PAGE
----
The guide’s mortarboard cap is crooked, the tassel falling over the shadow of his face.
Step lively. Keep close. These roads are a menace, particularly at dawn and dusk. You can never tell which way they’re going to come next.
He steps forward and is followed, feet crunching the leaves that the hem of his gown leave untouched.
It’s almost as if, he remarks as he reaches the other side, these buses have minds of their own…
All of a sudden, a stark headlight cuts through the sunset, accompanied by a scream of breaks and a blur of blue. A door opens with a groan and an arm emerges, fingers outstretched.
The guide turns back, just in time to watch the bus leave, and does a headcount.
Lost one already?
He tuts, impassively.
Don’t say I didn’t warn you.
The next building he stops at is a slab of concrete with opaque windows. Angry spiked letters tumble out of the glass to pour down the sides, tangling in the bushes. From inside comes the hum of frantic pens scratching against paper.
Congregation Hall, the guide’s voice echoes. I expect you’ll all do an exam in here at some point.
He kicks an adverb out from under his feet and watches it sulk into the gutter.
Perhaps one day they’ll let you out.
The doors open and a pool of ink spills down the steps, black as blood and thick as tar. It is sticky, and once it touches your shoe it doesn’t let go.
The guide shakes his head as the ink is sucked back up through the hall.
Two more down?
He eyes his shrinking group, the setting sun behind his head obscuring his features.
I suppose we’d better get a move on.
Did you ever hear, he asks, of the little girl with her red dancing shoes?
He is leading them through a darkened hall, fill to the brim with writhing bodies. A strobe light flashes, showing the ivory white of his neck.
Too full of pride, that was her fault. Couldn’t stop herself from looking at her shoes, and so was doomed to dance for all eternity.
The floor underneath their feet is slippery with something that stinks metallic and the arms and legs that push against them are floppy, desperate. Hands grab, clawing at jackets to pull their owners back into the fray.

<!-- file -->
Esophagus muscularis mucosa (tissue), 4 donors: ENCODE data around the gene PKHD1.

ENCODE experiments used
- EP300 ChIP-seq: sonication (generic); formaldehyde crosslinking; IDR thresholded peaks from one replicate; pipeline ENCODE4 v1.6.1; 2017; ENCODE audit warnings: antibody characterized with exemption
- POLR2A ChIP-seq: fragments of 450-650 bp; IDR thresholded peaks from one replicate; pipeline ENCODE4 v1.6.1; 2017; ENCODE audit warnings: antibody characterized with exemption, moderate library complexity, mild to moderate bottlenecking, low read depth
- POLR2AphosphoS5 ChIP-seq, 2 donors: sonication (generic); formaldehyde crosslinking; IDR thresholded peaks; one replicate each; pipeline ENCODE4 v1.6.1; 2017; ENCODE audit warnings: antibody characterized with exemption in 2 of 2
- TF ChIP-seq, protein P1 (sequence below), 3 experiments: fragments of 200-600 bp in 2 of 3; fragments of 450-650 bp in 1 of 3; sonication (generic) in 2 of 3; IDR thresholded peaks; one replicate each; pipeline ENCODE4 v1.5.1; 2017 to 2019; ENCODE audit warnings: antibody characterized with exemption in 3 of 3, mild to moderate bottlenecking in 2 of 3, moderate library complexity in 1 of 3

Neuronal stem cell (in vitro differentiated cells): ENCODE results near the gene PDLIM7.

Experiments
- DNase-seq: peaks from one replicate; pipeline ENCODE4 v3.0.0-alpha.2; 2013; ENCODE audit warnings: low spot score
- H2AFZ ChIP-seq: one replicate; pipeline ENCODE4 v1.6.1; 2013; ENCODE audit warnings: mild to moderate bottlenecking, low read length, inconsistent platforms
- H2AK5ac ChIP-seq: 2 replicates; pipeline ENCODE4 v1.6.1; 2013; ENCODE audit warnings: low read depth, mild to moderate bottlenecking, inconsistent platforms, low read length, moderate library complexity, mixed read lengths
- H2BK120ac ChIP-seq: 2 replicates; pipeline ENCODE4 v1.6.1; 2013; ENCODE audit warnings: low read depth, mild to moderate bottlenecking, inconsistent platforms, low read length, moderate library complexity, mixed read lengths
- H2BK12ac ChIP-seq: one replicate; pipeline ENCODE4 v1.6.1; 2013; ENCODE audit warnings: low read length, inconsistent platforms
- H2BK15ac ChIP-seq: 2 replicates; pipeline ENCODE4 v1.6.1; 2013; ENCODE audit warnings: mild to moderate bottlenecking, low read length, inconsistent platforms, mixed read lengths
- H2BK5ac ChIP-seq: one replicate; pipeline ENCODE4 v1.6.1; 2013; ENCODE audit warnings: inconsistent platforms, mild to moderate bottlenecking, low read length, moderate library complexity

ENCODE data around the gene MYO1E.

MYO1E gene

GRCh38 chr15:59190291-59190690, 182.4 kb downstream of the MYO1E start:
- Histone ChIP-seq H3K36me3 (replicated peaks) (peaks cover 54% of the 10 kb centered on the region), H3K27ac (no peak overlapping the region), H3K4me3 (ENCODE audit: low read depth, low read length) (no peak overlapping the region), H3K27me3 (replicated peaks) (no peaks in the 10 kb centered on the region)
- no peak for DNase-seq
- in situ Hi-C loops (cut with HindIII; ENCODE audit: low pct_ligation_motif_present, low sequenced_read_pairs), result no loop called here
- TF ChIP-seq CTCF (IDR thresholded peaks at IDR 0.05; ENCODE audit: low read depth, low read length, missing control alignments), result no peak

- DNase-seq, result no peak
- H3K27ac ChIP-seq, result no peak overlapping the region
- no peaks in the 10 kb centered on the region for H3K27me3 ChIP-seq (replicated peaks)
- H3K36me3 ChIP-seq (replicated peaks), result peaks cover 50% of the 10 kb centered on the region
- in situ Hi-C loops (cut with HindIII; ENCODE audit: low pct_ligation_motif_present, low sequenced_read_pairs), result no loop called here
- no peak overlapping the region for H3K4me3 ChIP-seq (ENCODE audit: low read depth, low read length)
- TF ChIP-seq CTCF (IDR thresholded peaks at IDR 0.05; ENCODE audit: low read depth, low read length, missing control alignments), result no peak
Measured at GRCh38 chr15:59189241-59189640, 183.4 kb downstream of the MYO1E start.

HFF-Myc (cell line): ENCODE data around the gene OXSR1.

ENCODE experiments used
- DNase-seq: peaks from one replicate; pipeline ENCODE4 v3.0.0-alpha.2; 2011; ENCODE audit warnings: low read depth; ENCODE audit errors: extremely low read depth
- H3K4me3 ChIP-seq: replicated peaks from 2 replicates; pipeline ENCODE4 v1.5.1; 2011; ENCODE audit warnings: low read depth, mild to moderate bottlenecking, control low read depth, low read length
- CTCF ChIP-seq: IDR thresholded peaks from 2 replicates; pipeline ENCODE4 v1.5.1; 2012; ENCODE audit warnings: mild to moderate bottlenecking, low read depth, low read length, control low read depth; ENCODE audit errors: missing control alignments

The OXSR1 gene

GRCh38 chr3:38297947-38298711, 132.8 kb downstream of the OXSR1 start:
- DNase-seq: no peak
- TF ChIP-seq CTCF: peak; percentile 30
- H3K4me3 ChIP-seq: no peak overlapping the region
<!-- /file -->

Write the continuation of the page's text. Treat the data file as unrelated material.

The music is so loud, the beat pounding so hard against their eardrums that the guide has to shout to make himself heard.
There was, of course, a way out for that little girl with her perpetually dancing red shoes.
He grimaces, but it is almost a smile.
Rather grim, mind you.
He steps out of the door, and as his gown lifts they see he has been hiding an executioner’s axe, it’s blade still wet with blood.
He is enthused, as animated as they have yet to see him.
The sun is almost fully set now, mist swirling around their feet as they tramp through the mud.
An excellent spot, one of the nicest on campus. I would advise you stick to the walkways, though.
This is spoken just as fingers of pond weed slither through the cracks of the walkways. They twine around legs, pulling taunt, and when they hiss they rattle like snake tongues.
There have been tales of tragedy on these paths, terrible stories that I won’t bother to bore you with. In any case, I’m sure none of you would dare to take your leave of the road most travelled.
He continues on without looking back, his gown gliding over the boardwalk planks with a rustle that drowns out the gulps of water moving further and further into the middle of the lake.
Behind him, the pond weed crushes the walkway and the path disappears into darkness.
He is pleased with himself, rubbing his bony fingers together as he comes to a stop next to a bridge.
Well, I think that concludes our tour.
Only one of you left?
He is evidently disappointed.
I was expecting at least three, you all looked like such a sensible bunch. Still, I have reached this point before and found I had been talking to myself since the LCR. The UEA isn’t for everyone, I suppose.
He smiles, and when he raises his head the moon illuminates the grooves in his face where his skin ought to be.